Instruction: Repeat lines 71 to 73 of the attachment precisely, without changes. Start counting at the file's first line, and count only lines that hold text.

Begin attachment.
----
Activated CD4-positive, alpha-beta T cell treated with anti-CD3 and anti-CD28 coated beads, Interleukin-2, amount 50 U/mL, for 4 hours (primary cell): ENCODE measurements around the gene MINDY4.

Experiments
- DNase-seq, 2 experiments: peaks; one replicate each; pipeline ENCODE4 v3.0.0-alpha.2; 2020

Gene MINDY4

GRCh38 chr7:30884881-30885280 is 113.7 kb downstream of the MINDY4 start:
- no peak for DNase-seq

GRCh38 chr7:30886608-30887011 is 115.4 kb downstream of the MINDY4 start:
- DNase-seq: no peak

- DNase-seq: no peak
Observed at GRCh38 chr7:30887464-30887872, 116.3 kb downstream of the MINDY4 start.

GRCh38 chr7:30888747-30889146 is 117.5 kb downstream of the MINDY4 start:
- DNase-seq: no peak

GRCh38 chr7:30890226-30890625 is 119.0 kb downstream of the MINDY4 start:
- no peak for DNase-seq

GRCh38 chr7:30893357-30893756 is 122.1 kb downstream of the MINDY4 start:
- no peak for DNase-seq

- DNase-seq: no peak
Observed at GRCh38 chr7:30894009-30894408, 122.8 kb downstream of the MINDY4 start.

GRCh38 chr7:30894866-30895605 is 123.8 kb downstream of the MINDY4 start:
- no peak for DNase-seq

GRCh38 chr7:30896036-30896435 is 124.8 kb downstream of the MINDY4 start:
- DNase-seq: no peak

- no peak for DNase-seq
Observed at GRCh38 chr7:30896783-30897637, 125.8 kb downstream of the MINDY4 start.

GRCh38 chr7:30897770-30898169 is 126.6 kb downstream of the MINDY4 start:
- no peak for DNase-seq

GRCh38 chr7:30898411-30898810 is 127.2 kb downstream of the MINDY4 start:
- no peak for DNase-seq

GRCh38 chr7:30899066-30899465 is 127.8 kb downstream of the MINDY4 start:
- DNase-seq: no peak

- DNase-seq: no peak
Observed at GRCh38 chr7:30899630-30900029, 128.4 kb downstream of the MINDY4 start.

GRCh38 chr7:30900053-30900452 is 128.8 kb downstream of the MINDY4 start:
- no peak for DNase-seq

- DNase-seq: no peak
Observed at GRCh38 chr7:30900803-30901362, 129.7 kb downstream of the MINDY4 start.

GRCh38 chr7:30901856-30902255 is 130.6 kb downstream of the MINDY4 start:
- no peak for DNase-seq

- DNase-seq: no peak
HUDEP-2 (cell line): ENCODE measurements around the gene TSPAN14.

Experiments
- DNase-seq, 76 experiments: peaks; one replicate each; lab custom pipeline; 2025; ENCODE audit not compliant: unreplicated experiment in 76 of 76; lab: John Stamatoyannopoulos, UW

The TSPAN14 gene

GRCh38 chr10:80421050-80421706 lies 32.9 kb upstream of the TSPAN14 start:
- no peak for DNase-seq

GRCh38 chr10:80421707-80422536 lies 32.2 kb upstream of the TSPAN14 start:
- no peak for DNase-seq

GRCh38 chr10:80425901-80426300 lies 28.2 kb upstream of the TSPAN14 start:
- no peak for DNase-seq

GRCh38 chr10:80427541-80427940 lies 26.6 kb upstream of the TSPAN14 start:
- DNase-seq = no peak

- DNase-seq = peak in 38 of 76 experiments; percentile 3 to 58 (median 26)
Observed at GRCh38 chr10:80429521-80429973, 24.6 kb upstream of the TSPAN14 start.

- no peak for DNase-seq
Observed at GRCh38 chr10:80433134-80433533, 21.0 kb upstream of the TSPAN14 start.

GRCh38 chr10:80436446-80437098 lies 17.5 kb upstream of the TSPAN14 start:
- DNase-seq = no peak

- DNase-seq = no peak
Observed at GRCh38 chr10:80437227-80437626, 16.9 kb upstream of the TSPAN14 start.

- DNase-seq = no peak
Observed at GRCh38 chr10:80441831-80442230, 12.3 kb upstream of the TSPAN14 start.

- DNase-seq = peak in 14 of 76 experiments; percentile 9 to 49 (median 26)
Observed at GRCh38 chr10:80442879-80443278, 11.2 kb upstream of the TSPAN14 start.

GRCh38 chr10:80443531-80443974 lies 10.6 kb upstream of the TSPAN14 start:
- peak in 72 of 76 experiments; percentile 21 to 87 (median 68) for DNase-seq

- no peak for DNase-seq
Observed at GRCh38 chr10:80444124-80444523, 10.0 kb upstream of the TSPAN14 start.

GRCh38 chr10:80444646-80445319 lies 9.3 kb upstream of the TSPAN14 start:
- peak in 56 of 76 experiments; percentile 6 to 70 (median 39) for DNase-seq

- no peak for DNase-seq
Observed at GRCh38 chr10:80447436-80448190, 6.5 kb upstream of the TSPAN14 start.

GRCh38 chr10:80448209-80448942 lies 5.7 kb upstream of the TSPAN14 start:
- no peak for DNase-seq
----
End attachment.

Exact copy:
Observed at GRCh38 chr10:80447436-80448190, 6.5 kb upstream of the TSPAN14 start.

GRCh38 chr10:80448209-80448942 lies 5.7 kb upstream of the TSPAN14 start:
- no peak for DNase-seq